This post also appears on scotusblog.com
Amid an emotional national debate over claims that police are too quick to use excessive force, the Supreme Court ruled on Monday that officers have some leeway to fire their guns to subdue a mentally disturbed person who is violently threatening them. The Court did so in a narrow ruling giving some protection to two San Francisco police officers who forced their way into a woman’s room at a group home for the mentally ill and shot her multiple times, because she was armed with a knife and was making death threats.
The Court had taken the case of City and County of San Francisco v. Sheehan to decide two important questions dealing with police reaction to emergency situations involving a violent mentally disabled person, but it wound up deciding neither of those issues. Instead, it said the law on both is still an open question, even while sparing the two San Francisco officers from a constitutional claim.
At most, the Court on Monday declared that it was not clearly established seven years ago, when the San Francisco incident occurred, that the Fourth Amendment requires police to take special precautionary steps to accommodate the mental disability of a person whom they are trying to subdue. Because that was not the law at the time, the two officers had legal immunity from the woman’s claim that the Fourth Amendment require such an accommodation, according to the six-to-two decision. (Justice Stephen G. Breyer took no part, because his brother, a federal judge in California, had ruled on the case in a lower court.)
By finding immunity for the two officers, the Court thus left for another day whether the Fourth Amendment does impose such a duty on police. That was one of the two questions the Court had agreed to decide in taking on this case. The other issue it had taken on — but wound up choosing not to decide — was whether such an accommodation of a mentally disturbed person is independently required by the federal Americans with Disabilities Act.
The ADA question remains open when the case returns to lower federal courts. Because the Court opted not to decide that question, finding that San Francisco had switched its arguments as the case unfolded in the Court, the officers and the local government in San Francisco potentially still face the prospect that they will be found to have violated the ADA.
Justice Samuel A. Alito, Jr., wrote the majority opinion, joined by Chief Justice John G. Roberts, Jr., and Justices Ruth Bader Ginsburg, Anthony M. Kennedy, Clarence Thomas, and Sonia Sotomayor. Justice Antonin Scalia, in a partial dissent joined by Justice Elena Kagan, argued that the Court should not have decided any issue in the case, because doing so rewarded the city for “snookering” the Court by inducing it to grant review on a question it did not intend to argue.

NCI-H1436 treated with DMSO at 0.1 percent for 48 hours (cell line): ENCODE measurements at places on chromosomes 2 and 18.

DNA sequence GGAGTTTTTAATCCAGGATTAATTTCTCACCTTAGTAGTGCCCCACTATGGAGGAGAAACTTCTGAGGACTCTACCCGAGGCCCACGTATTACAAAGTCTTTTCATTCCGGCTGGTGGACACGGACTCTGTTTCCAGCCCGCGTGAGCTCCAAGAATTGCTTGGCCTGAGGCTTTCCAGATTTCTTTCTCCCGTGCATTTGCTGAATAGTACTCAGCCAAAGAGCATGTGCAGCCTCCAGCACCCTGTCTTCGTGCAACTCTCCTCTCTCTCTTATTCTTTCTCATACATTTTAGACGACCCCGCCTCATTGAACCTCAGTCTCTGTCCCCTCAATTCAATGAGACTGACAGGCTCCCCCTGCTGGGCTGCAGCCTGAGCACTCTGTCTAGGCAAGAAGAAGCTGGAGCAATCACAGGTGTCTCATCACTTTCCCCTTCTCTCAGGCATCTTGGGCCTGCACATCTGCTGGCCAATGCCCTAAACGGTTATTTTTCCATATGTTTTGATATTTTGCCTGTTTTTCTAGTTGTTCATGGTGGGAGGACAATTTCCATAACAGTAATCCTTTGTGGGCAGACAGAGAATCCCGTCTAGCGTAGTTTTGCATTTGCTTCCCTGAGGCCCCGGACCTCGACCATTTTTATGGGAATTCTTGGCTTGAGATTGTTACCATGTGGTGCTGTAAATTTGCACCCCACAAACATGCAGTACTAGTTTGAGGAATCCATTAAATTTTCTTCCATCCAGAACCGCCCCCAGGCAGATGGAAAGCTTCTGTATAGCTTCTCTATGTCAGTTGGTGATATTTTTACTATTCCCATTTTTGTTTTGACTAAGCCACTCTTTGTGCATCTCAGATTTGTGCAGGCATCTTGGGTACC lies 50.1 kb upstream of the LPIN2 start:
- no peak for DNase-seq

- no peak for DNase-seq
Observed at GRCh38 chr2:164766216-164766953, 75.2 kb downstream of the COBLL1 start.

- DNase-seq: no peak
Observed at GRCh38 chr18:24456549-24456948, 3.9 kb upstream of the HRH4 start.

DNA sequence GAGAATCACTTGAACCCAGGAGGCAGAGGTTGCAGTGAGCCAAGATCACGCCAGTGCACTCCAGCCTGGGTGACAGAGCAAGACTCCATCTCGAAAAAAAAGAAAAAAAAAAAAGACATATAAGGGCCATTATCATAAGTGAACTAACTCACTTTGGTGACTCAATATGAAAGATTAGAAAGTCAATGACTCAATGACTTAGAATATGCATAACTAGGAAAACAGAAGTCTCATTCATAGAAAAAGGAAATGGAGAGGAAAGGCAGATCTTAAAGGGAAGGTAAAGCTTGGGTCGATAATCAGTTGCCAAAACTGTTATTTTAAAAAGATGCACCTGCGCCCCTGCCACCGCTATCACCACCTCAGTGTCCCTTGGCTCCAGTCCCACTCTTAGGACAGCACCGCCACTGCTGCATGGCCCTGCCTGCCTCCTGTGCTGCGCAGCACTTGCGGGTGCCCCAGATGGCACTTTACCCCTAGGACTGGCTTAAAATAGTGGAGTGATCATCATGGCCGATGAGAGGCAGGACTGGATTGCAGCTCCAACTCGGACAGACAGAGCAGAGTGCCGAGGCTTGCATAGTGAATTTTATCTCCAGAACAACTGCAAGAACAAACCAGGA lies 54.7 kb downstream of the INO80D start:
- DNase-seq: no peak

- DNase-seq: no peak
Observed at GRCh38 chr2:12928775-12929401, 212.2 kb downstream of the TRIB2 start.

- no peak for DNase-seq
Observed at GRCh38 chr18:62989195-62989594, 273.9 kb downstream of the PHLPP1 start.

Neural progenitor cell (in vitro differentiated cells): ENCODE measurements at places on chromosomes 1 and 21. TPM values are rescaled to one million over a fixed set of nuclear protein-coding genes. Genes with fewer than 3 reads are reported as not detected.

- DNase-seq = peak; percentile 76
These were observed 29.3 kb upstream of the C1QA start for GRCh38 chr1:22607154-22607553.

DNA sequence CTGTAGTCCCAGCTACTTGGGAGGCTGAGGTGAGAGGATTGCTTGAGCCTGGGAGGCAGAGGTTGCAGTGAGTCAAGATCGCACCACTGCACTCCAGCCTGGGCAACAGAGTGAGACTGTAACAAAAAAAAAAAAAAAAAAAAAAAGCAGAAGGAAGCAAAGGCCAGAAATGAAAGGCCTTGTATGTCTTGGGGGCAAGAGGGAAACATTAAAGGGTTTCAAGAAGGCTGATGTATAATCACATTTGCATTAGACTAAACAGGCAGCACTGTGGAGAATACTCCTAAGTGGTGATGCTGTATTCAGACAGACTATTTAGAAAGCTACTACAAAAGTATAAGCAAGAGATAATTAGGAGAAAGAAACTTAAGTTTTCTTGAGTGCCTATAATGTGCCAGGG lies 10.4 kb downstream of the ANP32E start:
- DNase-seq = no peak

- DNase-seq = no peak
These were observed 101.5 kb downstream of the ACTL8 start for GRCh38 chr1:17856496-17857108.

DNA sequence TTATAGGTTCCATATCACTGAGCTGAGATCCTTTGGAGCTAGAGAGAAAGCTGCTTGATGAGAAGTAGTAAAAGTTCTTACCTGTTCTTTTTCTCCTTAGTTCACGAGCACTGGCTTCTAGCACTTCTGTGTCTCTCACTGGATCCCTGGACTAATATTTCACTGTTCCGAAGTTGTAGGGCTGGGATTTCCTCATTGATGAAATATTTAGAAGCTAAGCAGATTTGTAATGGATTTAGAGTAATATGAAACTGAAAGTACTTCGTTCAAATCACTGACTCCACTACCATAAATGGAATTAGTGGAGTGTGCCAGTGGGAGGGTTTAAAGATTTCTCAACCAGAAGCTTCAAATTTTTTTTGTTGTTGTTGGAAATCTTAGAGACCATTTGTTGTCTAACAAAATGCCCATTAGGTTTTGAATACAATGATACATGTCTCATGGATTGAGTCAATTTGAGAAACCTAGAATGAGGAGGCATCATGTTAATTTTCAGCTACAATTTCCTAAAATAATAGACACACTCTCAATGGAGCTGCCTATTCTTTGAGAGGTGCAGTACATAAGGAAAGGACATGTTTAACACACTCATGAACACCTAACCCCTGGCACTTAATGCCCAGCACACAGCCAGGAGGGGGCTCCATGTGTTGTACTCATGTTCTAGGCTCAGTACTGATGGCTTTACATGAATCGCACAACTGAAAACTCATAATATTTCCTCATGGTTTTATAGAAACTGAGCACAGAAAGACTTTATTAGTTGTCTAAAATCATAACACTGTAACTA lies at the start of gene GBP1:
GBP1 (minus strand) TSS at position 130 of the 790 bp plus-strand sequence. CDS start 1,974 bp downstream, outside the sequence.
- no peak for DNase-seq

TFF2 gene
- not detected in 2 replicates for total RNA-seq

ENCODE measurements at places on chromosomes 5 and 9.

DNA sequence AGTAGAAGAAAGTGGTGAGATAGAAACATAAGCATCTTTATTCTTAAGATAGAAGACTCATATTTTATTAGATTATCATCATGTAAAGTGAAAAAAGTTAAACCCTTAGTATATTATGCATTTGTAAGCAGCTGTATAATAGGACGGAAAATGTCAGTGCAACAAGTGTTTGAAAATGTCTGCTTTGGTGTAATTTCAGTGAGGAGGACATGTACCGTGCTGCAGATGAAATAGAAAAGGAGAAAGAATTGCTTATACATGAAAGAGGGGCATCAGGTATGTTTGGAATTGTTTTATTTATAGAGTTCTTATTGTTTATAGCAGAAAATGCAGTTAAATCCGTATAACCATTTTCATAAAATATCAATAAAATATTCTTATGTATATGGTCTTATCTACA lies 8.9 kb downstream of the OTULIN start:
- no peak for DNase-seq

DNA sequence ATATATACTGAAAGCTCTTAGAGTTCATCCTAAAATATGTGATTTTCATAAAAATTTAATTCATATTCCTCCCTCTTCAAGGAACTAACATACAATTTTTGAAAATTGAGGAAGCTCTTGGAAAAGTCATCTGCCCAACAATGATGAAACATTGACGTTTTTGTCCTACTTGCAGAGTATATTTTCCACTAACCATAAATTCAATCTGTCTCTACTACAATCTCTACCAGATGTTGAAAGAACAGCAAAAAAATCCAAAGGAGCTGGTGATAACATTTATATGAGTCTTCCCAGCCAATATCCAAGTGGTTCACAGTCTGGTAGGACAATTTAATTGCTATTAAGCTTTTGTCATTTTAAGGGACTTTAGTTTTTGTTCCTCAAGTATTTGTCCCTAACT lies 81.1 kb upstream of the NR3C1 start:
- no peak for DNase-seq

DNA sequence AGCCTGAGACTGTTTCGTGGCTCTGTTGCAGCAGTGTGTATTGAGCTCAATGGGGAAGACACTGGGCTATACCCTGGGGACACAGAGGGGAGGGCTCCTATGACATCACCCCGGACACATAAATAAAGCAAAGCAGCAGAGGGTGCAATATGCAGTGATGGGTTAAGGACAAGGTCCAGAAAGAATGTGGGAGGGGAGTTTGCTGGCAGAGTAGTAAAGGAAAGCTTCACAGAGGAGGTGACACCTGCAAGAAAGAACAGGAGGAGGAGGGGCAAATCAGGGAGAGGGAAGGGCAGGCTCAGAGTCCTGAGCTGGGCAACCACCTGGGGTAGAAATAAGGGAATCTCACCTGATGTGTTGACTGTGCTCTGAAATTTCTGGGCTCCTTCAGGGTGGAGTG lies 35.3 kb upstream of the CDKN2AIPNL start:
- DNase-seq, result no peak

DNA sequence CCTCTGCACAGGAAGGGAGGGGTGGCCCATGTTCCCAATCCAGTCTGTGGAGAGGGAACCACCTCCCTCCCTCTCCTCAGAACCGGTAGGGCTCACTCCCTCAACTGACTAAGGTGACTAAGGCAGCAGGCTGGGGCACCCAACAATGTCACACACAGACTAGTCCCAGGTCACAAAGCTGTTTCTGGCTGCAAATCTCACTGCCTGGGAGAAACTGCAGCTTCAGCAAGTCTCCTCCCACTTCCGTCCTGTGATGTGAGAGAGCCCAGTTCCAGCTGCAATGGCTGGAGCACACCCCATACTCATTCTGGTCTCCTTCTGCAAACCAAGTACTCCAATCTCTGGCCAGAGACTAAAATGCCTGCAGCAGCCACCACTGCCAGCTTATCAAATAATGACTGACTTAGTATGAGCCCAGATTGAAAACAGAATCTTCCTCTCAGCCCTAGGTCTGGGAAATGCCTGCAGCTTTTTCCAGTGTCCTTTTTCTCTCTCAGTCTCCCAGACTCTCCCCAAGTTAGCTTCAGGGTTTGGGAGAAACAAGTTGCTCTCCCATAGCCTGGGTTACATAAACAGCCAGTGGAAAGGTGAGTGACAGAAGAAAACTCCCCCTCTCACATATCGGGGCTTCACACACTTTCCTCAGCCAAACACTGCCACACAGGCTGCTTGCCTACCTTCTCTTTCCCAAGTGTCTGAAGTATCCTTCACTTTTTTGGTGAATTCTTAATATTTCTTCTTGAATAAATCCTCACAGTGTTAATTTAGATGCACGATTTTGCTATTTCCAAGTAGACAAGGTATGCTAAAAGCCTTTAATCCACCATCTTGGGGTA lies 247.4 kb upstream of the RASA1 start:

The incident arose in August 2008, when a city social worker called in police after he had been threatened by Teresa Sheehan when he went to check on her at the group home, Conrad House. Police Sergeant Kimberly Reynolds and Officer Katherine Holder came to his assistance.
When Sheehan refused to open the door to the officers, they let themselves in with the key provided by the social worker, and Sheehan came at them with a knife, making death threats of the same kind she had made to the social worker a few minutes earlier. After calling for back-up, the officers decided that they could not wait any longer to deal with Sheehan and entered her room again, this time with guns drawn.
After Sheehan could not be subdued with pepper spray, the officers opened fire, wounding Sheehan but not killing her. She later sued for claimed violations of the Fourth Amendment and the ADA, a 1990 law that requires government programs to take steps to accommodate the disabled.
After the city government lost in the U.S. Court of Appeals for the Ninth Circuit, on both of the issues Sheehan had raised, San Francisco officials took the case on to the Supreme Court.
In Monday’s decision, the Court ruled that the officers did not violate the Constitution on their first entry into Sheehan’s room, and that the use of force on entering the second time was “reasonable,” but it did not decide whether the two officers were liable on Sheehan’s constitutional claim that the Fourth Amendment required them to accommodate her mental condition. That was not clearly established at that time, the Court found, so the officers have immunity from that specific claim.